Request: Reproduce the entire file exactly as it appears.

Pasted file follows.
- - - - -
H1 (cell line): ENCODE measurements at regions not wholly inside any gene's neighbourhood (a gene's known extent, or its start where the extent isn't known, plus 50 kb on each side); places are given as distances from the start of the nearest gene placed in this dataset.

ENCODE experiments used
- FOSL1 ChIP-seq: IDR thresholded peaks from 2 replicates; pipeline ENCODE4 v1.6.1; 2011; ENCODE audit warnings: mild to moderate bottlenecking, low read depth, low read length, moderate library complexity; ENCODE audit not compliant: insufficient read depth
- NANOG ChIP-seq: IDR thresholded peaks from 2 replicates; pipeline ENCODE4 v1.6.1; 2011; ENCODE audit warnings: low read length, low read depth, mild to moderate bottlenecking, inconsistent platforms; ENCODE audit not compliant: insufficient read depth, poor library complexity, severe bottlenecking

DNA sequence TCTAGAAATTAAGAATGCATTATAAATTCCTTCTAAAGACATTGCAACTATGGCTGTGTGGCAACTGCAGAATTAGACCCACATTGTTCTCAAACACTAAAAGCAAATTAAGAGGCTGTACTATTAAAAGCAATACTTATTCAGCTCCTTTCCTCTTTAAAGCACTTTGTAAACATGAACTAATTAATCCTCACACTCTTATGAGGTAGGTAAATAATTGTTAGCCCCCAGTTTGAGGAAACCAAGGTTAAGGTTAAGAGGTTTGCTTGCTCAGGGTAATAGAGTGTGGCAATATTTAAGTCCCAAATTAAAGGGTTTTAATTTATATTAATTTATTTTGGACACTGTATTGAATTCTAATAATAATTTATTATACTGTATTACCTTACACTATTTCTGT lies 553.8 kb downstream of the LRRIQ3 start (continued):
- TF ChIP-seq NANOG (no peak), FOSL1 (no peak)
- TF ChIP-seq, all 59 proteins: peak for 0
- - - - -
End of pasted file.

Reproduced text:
H1 (cell line): ENCODE measurements at regions not wholly inside any gene's neighbourhood (a gene's known extent, or its start where the extent isn't known, plus 50 kb on each side); places are given as distances from the start of the nearest gene placed in this dataset.

ENCODE experiments used
- FOSL1 ChIP-seq: IDR thresholded peaks from 2 replicates; pipeline ENCODE4 v1.6.1; 2011; ENCODE audit warnings: mild to moderate bottlenecking, low read depth, low read length, moderate library complexity; ENCODE audit not compliant: insufficient read depth
- NANOG ChIP-seq: IDR thresholded peaks from 2 replicates; pipeline ENCODE4 v1.6.1; 2011; ENCODE audit warnings: low read length, low read depth, mild to moderate bottlenecking, inconsistent platforms; ENCODE audit not compliant: insufficient read depth, poor library complexity, severe bottlenecking

DNA sequence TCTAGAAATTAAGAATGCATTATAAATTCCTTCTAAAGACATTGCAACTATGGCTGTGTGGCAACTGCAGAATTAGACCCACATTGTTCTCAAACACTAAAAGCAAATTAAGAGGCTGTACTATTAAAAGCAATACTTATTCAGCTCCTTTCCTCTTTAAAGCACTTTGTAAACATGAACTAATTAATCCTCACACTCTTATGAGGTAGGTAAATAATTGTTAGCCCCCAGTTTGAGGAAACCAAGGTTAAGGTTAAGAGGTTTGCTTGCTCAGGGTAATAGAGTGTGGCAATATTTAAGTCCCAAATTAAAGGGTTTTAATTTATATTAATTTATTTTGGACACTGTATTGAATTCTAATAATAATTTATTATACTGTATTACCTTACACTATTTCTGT lies 553.8 kb downstream of the LRRIQ3 start (continued):
- TF ChIP-seq NANOG (no peak), FOSL1 (no peak)
- TF ChIP-seq, all 59 proteins: peak for 0